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April 21, 2016, 11:47 a.m.
Mobile & Apps

“People want to see themselves”: Postloudness aims to build a podcast network for diverse voices

“We have so many friends in this city doing great things, but there hasn’t been the right platform for them to break through.”

The great podcast renaissance is here. The problem, according to James T. Green: It’s mostly white, straight, and male.

Green is the cofounder and chief digital officer of Postloudness, a Chicago-based podcast collective trying to create a community of shows by women, people of color, and queer-identified hosts. The goal: to help more underrepresented voices create their own shows, and, in the process, bring more diversity to podcasting. And hopefully make a business out of it.

“Everyone keeps saying that podcasts are back, but we kept seeing that the ones that they’re taking about are either very white or hosted by men,” he said. “There are so many other voices out there, but you never see them mentioned.”

Green, along with cofounders Cher Vincent and Alexandra Cox, launched Postloudness to create a platform that better reflected the kinds of diverse voices and perspectives they encountered every day. That diversity is already reflected in the network’s early lineup of shows, most of which talk about big issues through the lens of race, gender, or sexuality. Roboism, for example, focuses on robots and feminism, while Refresh is about technology and sex positivity.

“People want to see themselves represented and want to be a part of the conversation, whether they’re in person or listening through headphones,” Green said.

It’s not a new idea. Postloudness was inspired in part by This Week in Blackness, an Oakland–based media network and podcast platform that also focuses on underrepresented voices.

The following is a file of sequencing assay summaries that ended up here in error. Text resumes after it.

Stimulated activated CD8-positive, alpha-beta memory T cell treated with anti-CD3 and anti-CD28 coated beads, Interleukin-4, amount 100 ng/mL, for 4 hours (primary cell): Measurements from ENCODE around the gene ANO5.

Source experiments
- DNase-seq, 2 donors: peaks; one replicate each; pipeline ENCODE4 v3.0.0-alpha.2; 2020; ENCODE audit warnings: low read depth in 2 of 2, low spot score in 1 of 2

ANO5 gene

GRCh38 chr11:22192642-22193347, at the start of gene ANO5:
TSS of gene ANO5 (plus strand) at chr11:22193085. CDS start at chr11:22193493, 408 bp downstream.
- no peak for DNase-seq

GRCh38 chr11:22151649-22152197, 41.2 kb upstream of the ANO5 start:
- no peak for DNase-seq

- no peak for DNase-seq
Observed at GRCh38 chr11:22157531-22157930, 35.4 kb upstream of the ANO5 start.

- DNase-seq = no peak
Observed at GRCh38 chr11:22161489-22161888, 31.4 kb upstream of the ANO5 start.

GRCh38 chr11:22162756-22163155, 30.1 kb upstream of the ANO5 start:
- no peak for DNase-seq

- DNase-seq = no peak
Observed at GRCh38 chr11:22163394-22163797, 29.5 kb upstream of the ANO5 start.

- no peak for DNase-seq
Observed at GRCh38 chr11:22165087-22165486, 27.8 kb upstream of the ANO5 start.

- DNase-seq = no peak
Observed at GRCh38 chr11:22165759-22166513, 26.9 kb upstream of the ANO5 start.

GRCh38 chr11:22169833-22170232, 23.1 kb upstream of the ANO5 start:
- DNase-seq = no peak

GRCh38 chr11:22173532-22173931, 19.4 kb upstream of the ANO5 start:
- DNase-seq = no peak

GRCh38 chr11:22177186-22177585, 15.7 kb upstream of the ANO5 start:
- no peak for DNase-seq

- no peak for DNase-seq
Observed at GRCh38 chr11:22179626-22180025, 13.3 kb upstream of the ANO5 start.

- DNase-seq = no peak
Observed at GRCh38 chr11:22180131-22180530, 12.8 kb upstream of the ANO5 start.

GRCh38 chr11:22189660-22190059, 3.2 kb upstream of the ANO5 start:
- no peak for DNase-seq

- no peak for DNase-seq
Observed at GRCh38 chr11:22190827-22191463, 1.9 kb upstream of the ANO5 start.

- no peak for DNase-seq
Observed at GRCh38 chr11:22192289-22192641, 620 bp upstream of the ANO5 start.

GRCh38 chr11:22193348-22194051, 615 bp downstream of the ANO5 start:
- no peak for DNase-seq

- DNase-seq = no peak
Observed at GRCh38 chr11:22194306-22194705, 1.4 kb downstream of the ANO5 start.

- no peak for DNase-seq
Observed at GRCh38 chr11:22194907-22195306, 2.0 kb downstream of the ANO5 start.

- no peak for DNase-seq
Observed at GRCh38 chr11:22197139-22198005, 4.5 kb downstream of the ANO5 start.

Postloudness shares some DNA with the Chicago Podcast Cooperative, the podcast network by the company behind Cards Against Humanity. Like the cooperative (and unlike large national podcast networks such as Panoply and Radiotopia), Postloudness is focusing its efforts on Chicago-based shows and creators. Vincent, Postloudness’s CMO, said that this intensely regional focus is a reaction to the relative lack of attention paid to the Chicago creative and media communities compared to those on the East and West Coasts.

“We have so many friends in this city doing great things, but there hasn’t been the right platform for them to break through,” she said.

Public radio, too, has been criticized for the “infinite whiteness” of its voices, focus, and tone. While the diversity issue is a microcosm of the diversity problem in American culture more broadly, it feels more acute in audio, where “hearing from different voices” is both metaphorical and literal.

But Postloudness wants to do more than distribute podcasts — it also wants to have a hand in production for the hosts who need it. Vincent said that one factor holding new voices back from entering the podcast space is a lack of understanding about how to go from idea to execution. Chakka Reeves, the host of Postloudness’s Highwater, for example, had a background in video, but knew little about branding, editing, and publishing a podcast. Postloudness helped her through the whole process, from coming up with the name for the show and figuring out the format to developing branding.

“We’re trying to remove as much friction as possible for getting the show out there,” Green said.

Ultimately, the typical goal behind a podcast network is to build audiences for each individual show, roll them up, and sell that collective (and hopefully large) audience to advertisers. Postloudness plans to take the lead for ad sales for its member podcasts, and will take a 30 percent cut of the revenue of the shows it helps produce. (It won’t take a revenue share from fully formed shows that join the network.)

While Green said Postloudness would never turn away a big podcast advertiser like Squarespace, the ideal advertisers for the network are niche local brands and organizations that cater to Postloudness listeners’ worldview and interests, such as women-owned book stores or independent sex-positive sex toy shops. That’s a niche where there is opportunity for growth, Vincent believes.

“We’ve had so many friends telling us they want to start a podcast on X or listen to one about Y,” Vincent said. “The way we see it, if people are asking for something so much, then it’s probably a good business to be in.”

POSTED     April 21, 2016, 11:47 a.m.
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